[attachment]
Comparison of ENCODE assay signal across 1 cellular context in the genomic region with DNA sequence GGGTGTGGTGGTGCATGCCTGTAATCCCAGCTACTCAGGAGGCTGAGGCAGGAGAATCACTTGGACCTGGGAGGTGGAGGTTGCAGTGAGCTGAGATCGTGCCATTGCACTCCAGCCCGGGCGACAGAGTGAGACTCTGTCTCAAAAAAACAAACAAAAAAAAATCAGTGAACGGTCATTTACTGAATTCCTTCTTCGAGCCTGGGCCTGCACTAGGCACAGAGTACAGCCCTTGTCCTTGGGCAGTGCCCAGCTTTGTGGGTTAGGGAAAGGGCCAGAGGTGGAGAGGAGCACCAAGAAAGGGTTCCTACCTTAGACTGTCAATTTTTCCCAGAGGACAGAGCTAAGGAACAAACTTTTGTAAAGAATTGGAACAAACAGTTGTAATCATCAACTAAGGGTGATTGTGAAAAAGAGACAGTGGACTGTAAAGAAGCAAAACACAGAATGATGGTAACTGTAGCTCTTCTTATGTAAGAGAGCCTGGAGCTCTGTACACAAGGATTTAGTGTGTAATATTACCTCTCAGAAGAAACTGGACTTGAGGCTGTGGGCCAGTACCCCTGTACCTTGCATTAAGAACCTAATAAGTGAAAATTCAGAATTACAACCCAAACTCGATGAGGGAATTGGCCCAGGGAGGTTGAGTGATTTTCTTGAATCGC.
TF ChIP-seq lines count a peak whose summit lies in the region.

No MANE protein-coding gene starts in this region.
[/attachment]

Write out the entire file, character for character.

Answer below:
Comparison of ENCODE assay signal across 1 cellular context in the genomic region with DNA sequence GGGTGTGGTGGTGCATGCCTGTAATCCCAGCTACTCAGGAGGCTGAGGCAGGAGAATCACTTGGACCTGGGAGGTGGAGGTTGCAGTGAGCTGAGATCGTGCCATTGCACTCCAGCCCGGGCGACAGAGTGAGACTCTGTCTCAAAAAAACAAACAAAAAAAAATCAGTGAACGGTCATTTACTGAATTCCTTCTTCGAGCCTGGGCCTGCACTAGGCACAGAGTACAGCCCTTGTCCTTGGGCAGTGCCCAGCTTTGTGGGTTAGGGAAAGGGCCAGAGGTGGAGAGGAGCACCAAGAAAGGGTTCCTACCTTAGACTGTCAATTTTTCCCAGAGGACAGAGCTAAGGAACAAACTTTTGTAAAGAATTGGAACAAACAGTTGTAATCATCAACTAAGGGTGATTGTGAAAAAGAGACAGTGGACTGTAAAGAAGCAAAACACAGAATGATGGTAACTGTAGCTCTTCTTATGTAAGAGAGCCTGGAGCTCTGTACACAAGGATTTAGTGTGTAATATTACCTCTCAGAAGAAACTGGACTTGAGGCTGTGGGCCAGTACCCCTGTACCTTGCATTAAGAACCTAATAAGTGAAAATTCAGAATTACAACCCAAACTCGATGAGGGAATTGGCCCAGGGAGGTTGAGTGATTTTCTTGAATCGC.
TF ChIP-seq lines count a peak whose summit lies in the region.

No MANE protein-coding gene starts in this region.